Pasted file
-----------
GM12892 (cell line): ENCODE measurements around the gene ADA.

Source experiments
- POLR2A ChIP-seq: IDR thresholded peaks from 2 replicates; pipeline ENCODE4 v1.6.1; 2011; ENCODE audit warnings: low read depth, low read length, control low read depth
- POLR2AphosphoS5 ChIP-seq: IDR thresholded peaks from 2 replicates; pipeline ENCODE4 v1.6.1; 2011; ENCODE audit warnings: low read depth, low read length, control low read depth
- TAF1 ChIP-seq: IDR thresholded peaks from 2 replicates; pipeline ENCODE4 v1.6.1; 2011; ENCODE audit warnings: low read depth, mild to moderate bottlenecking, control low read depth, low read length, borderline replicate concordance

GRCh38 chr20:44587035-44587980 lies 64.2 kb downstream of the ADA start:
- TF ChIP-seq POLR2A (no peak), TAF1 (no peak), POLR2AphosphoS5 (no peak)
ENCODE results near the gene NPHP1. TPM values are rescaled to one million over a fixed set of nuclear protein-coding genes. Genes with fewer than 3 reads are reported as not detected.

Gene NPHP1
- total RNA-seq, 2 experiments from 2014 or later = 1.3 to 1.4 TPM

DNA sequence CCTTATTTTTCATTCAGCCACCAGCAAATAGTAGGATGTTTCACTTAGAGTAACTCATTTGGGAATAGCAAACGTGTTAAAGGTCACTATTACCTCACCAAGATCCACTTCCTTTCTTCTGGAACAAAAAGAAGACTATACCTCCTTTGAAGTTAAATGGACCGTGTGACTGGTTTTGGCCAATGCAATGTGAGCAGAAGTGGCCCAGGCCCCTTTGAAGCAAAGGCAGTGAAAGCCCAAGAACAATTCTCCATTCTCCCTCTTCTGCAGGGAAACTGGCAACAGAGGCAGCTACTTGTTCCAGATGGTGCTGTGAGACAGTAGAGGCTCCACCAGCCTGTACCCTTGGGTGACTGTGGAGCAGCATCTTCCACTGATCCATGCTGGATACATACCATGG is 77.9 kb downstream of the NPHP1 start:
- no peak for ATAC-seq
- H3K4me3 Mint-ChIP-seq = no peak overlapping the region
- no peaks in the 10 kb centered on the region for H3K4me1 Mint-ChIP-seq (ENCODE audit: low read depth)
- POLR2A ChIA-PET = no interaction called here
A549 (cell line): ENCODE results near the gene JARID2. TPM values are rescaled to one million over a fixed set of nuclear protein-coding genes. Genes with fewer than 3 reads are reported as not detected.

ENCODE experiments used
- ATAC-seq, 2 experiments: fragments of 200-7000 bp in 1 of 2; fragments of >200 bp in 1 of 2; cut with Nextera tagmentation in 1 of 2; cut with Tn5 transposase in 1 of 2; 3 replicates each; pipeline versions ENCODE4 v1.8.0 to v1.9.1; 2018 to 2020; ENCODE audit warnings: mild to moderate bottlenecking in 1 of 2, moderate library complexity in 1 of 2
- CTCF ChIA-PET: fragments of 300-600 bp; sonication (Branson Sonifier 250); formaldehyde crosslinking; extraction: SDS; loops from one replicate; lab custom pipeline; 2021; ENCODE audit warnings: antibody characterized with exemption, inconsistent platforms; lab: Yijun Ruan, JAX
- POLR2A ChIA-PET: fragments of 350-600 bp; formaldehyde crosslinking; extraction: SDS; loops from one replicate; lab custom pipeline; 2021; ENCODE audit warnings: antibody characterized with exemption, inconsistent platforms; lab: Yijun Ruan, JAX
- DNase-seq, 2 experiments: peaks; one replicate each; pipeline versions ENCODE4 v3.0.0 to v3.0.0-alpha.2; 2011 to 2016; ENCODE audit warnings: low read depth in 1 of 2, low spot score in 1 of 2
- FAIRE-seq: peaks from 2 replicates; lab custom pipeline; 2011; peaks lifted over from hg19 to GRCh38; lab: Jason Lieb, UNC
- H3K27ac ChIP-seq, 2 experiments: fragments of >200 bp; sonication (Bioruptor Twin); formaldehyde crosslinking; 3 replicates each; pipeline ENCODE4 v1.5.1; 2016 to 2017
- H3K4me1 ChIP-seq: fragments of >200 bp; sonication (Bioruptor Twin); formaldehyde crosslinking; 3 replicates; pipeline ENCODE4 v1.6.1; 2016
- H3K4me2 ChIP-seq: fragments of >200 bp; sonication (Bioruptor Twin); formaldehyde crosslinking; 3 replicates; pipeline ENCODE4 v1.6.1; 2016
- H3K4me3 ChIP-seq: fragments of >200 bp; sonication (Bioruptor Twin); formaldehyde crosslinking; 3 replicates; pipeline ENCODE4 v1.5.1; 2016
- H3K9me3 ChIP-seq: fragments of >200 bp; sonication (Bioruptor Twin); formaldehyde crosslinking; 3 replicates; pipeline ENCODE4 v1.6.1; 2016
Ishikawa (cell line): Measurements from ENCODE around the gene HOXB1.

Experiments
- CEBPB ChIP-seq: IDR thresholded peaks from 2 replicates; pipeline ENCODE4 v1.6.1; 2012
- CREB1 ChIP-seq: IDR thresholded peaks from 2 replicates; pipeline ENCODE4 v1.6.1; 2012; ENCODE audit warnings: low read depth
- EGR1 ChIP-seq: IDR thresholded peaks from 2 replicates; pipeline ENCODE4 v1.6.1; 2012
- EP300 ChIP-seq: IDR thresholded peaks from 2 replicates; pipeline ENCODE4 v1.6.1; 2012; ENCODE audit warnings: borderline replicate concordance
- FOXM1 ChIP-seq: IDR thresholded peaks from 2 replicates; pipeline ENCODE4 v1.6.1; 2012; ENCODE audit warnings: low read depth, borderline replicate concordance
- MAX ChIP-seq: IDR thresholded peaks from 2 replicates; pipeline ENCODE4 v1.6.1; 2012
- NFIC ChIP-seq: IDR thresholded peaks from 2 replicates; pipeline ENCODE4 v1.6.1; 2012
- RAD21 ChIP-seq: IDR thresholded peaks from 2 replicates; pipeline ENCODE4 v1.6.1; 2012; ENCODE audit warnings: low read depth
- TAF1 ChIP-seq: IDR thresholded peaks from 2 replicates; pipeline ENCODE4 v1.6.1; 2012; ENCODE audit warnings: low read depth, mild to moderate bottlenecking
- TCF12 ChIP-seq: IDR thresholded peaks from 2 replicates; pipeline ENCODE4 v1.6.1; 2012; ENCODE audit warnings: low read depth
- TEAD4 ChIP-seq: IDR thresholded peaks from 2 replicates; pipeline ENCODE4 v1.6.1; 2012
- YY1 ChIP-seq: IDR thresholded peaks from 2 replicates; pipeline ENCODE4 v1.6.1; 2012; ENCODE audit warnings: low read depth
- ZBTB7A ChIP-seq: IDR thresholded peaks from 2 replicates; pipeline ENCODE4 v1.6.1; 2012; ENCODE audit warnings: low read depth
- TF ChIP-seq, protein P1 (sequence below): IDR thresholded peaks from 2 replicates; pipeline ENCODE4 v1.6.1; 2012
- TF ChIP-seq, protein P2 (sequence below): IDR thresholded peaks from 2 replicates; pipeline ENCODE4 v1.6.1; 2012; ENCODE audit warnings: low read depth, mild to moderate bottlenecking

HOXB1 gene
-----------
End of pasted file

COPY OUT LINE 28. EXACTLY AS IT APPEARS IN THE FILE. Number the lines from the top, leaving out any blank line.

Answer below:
Ishikawa (cell line): Measurements from ENCODE around the gene HOXB1.